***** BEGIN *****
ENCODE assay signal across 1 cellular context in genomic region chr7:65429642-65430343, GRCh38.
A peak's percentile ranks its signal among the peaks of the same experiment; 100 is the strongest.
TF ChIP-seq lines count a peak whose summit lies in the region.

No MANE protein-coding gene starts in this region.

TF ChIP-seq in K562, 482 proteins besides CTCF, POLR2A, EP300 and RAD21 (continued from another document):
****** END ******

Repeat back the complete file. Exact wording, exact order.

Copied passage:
ENCODE assay signal across 1 cellular context in genomic region chr7:65429642-65430343, GRCh38.
A peak's percentile ranks its signal among the peaks of the same experiment; 100 is the strongest.
TF ChIP-seq lines count a peak whose summit lies in the region.

No MANE protein-coding gene starts in this region.

TF ChIP-seq in K562, 482 proteins besides CTCF, POLR2A, EP300 and RAD21 (continued from another document):